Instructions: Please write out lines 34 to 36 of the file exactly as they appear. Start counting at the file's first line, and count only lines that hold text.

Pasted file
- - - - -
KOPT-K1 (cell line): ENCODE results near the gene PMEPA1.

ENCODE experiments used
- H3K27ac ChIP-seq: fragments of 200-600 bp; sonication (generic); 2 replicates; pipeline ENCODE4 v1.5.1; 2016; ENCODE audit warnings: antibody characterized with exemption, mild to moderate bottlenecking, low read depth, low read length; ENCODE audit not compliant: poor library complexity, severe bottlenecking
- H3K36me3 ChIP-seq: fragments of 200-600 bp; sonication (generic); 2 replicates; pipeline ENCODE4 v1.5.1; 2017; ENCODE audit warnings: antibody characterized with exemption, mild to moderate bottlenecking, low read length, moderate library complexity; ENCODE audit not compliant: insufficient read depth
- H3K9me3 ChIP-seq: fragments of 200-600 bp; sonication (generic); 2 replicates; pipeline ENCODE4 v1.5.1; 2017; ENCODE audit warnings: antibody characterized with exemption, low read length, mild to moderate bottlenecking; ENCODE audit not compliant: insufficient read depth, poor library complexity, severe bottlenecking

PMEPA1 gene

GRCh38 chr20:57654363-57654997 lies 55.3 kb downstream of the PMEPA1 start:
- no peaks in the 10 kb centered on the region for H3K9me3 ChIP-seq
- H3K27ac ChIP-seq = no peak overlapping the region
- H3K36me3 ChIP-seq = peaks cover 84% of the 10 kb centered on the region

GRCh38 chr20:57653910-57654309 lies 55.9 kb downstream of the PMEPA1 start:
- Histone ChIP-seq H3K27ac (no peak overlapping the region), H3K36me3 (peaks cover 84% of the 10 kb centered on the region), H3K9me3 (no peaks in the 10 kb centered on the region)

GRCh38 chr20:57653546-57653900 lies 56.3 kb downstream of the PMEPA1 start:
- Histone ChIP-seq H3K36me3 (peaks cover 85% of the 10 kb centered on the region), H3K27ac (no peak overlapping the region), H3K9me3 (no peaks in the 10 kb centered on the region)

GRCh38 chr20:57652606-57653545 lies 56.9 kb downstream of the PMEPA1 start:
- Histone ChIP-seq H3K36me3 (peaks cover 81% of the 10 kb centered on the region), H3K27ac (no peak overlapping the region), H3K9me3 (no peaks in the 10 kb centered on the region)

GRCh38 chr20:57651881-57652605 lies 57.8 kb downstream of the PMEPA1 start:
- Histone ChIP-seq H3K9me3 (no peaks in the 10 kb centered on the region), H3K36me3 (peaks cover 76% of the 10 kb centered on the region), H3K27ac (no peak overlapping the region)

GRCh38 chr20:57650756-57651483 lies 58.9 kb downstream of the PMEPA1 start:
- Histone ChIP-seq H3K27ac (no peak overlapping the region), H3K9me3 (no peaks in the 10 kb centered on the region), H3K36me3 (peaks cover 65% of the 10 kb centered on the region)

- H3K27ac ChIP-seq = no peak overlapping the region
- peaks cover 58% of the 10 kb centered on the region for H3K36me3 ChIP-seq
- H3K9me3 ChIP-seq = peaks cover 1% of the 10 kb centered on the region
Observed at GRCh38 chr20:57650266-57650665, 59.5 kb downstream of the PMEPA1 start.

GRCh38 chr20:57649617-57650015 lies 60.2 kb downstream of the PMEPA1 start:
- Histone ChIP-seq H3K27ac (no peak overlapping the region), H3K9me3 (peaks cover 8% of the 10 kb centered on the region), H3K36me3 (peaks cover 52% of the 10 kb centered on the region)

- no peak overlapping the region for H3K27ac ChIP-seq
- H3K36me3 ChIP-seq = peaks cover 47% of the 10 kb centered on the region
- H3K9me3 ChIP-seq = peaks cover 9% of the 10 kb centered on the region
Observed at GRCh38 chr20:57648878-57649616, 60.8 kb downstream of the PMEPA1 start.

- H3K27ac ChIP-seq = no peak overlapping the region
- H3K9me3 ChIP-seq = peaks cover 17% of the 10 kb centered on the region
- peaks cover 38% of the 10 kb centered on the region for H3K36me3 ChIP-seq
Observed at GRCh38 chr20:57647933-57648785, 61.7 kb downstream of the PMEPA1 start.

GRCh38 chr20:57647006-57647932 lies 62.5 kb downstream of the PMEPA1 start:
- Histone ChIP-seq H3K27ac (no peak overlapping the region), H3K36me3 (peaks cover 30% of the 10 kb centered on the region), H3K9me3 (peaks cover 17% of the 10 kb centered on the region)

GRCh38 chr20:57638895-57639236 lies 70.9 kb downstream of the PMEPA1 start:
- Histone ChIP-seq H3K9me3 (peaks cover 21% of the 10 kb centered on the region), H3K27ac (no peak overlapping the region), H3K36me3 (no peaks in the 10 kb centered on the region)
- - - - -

Observed at GRCh38 chr20:57647933-57648785, 61.7 kb downstream of the PMEPA1 start.

GRCh38 chr20:57647006-57647932 lies 62.5 kb downstream of the PMEPA1 start:
- Histone ChIP-seq H3K27ac (no peak overlapping the region), H3K36me3 (peaks cover 30% of the 10 kb centered on the region), H3K9me3 (peaks cover 17% of the 10 kb centered on the region)